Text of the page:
Trump risks new tariffs hurting US workers and businesses
President Trump’s decision to withdraw from the Paris Agreement goes against the climate and economic interests of the United States, argues the author of this opinion piece, and could lead to tariff measures imposed by leading trading partners that are legal under international trade law.
President Trump’s 1 June action exiting the Paris Climate Agreement, announced with a speech heavy with imaginary facts, probably will achieve the opposite of what he promised. His reckless blunder may drive other countries to enact new tariffs on US exports, which will harm, not help, American workers and businesses needlessly. The rest of the world was holding back, given US leadership in achieving Paris, but facing Trump, the European Parliament has already debated this possible response.
Leading US trade partners – including Mexico, the European Union, Japan, South Korea, Chile, and Australia – already impose a price on their own carbon pollution, and Canada, China, and others have decided to do so. China will operate the largest carbon pricing system in the world at the end of this year. Other nations are raising their own companies’ costs and putting them at a disadvantage in international trade, because they know climate change and air pollution will be even worse for them.
Their carbon emissions per person (including in China) are already less than half of America’s, and dramatically less in India. We Americans are responsible for the largest share of historical world greenhouse gas accumulations. And we are still the second largest emitter of new carbon pollution every year. Far from “laughing at us,” as Trump suggested, our partner countries have been leading and tolerating us.
But now that Trump has reversed US policy and moved aggressively to take advantage of them commercially and pollute their world even more, these nations could level the playing field by slapping new tariffs on goods from countries like ours that do not price our own pollution.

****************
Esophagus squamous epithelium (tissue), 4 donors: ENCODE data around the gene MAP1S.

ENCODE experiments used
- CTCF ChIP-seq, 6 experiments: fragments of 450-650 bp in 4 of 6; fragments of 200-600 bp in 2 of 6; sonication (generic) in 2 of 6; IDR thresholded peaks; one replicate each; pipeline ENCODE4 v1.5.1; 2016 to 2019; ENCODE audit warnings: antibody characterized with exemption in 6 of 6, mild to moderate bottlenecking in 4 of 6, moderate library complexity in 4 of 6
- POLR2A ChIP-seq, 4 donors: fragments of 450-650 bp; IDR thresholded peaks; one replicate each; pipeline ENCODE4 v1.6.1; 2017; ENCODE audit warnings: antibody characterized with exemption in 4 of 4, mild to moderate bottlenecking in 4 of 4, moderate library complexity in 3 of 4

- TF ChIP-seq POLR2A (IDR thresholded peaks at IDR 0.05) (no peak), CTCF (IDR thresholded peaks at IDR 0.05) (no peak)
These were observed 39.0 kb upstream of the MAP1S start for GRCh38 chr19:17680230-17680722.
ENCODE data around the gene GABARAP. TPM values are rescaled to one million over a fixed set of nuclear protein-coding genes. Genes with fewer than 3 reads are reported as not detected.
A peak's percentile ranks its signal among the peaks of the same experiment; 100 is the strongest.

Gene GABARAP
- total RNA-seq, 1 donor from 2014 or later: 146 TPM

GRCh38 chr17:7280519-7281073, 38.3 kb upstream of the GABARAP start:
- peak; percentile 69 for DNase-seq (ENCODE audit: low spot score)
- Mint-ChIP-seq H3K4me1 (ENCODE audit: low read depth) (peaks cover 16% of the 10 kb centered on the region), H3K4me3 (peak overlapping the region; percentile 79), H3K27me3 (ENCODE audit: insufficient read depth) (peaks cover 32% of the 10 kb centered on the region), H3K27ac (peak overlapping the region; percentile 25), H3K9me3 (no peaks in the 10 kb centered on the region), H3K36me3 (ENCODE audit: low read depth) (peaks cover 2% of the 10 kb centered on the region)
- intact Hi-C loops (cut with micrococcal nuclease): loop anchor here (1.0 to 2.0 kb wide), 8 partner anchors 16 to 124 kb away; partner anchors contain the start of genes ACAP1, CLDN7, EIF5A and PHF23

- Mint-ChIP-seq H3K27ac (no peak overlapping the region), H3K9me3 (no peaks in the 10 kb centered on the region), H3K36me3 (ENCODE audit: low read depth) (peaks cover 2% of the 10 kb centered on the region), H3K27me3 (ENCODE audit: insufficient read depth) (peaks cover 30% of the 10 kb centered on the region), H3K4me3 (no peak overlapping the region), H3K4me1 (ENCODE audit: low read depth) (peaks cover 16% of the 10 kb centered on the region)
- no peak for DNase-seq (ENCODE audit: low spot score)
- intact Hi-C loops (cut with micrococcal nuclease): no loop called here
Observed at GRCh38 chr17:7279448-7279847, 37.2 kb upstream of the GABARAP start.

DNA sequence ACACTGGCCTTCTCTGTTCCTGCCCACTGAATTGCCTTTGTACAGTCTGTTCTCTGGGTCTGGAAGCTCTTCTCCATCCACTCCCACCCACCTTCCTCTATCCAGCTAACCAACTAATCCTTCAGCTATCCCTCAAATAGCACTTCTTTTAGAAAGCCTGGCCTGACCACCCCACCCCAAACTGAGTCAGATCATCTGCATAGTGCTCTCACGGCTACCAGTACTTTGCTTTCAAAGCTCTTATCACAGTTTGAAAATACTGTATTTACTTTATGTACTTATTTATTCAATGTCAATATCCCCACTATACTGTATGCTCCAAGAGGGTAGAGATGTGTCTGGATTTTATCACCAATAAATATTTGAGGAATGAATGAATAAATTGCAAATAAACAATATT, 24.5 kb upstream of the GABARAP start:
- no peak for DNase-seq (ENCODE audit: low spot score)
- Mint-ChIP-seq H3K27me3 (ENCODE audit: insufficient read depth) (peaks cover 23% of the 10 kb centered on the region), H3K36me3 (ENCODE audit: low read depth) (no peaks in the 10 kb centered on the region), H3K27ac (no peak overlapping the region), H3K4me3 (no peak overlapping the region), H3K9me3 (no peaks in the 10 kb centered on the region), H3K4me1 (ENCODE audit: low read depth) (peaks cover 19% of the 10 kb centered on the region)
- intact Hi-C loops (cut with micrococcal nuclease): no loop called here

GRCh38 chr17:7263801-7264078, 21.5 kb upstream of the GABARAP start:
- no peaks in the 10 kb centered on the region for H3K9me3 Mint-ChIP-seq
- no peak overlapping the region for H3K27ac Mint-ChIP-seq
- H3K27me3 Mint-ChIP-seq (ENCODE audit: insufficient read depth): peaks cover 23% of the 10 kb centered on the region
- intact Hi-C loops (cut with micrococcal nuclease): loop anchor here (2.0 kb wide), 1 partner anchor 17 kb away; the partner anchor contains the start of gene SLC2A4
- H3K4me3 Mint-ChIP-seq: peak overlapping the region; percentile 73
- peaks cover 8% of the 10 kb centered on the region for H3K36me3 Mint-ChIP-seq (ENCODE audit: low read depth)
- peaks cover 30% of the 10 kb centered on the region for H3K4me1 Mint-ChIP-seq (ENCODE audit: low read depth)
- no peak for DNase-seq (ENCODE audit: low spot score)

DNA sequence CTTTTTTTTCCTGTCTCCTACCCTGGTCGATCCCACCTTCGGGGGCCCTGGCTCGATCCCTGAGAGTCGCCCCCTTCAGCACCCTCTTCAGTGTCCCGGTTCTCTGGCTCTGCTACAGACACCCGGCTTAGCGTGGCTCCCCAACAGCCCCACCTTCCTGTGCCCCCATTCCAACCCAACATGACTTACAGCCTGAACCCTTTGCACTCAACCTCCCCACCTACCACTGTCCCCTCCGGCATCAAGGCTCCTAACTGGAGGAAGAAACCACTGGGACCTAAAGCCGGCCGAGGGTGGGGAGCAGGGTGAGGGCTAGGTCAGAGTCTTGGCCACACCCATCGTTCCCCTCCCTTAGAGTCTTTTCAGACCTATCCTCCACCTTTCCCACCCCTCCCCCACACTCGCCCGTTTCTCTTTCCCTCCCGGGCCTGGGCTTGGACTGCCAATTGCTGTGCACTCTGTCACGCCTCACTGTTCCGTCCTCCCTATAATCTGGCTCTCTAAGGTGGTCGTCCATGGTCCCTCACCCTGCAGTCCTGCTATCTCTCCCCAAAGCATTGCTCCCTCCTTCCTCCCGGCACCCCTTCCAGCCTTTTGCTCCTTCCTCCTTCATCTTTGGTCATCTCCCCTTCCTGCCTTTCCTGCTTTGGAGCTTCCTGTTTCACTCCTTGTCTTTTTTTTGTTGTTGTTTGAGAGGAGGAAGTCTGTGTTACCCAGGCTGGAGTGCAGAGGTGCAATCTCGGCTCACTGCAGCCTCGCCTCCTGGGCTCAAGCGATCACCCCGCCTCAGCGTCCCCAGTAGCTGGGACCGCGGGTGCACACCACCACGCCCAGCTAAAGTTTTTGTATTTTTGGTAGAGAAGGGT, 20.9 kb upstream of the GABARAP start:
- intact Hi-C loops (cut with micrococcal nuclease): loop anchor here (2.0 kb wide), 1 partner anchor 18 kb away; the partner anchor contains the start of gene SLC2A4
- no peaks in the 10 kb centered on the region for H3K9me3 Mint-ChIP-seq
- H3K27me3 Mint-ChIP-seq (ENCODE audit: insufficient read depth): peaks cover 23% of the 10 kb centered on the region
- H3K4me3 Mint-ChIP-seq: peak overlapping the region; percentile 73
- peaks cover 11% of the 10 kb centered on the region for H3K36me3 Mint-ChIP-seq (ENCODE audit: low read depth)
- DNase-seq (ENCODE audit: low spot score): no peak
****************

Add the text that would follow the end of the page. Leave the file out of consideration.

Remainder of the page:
Those tariffs can be legal under global trade law. Article XX of the General Agreement on Tariffs and Trade authorises exceptions for measures related to conservation of an exhaustible natural resource such as clean air, and measures necessary to protect human, animal, or plant life or health, as long as the new tariff does not impose arbitrary or unreasonable discrimination between countries, and is not a disguised restriction on international trade. The World Trade Organization Appellate Body has approved such exceptions, including for US environmental laws that impede trade. Acting in the name of the Paris Agreement, a universally-signed environmental agreement, will further bolster the case that these measures qualify for Article XX.
Last year the US exported $2.2 trillion worth of goods and services. So now in the line of fire are US workers and companies that manufacture cars, aircraft, industrial machines, semiconductors, telecommunications gear, medical equipment, chemicals, pharmaceuticals, and plastics. Equally vulnerable are farmers and ranchers who sell soybeans, corn, meat, and poultry.
The US exports coal, crude oil, natural gas, and refined petroleum products. It has a trade surplus in refined products. Could this be why Exxon, US coal companies, and so many other companies urged Trump not to do this?
So Trump’s action was foolhardy even if one cared only about short-term US economic self-interest. This is before considering the greater harm he is causing Americans and the world by intensifying the coastal flooding, extreme weather, and illness we already suffer because of climate change, and by sacrificing international cooperation we need for a whole range of foreign policy goals.
To top it all, President Trump’s withdrawal was completely unnecessary. The UN agreement imposes no concrete policy steps on any country. What it requires is that each country make some pledge – of its own choice – to take action to address climate change beginning in 2020, and to implement its pledge. Trump could have changed President Obama’s pledge without withdrawing.
Trump’s claim that Paris exposed the US to legal liability is also threadbare. The Agreement does not authorise material sanctions against any country for failing to comply.
Perhaps Trump hoped that by triggering nationalistic pride, he might fool some Americans into accepting a reversal that will harm them. But most Americans disapprove of his move. Even among Trump voters, more than 6 in 10 favour taxing or regulating the pollution that causes global warming, or both, and only 1 in 5 support neither, according to a Yale survey.
Americans can have greater prosperity and protection from climate change at the same time. But to get them, we certainly need more competent, responsible leaders.
John S. Odell is Professor Emeritus of International Relations at the University of Southern California (USC) and Senior Fellow at the Centre for International Governance Innovation.